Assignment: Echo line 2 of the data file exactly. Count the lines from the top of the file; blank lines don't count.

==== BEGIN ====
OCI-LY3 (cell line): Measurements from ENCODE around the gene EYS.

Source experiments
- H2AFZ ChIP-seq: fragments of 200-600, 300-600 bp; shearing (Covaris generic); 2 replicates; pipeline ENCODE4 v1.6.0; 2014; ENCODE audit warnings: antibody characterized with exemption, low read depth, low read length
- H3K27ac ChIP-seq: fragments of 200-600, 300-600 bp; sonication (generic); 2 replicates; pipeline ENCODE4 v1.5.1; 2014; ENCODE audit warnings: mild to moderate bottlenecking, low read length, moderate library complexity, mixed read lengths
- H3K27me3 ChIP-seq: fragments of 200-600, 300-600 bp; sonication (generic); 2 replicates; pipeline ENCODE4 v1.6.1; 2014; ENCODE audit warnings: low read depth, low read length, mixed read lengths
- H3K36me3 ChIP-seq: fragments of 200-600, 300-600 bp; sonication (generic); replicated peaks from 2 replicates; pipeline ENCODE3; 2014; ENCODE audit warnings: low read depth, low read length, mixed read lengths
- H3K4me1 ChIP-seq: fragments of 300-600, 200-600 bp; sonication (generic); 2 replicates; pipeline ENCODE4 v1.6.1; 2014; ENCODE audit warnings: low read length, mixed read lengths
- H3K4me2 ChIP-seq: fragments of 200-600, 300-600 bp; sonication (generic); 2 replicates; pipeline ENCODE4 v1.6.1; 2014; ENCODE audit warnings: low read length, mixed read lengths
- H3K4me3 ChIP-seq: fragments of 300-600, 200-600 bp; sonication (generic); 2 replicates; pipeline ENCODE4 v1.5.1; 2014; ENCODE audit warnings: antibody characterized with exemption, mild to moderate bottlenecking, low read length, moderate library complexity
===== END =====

Source experiments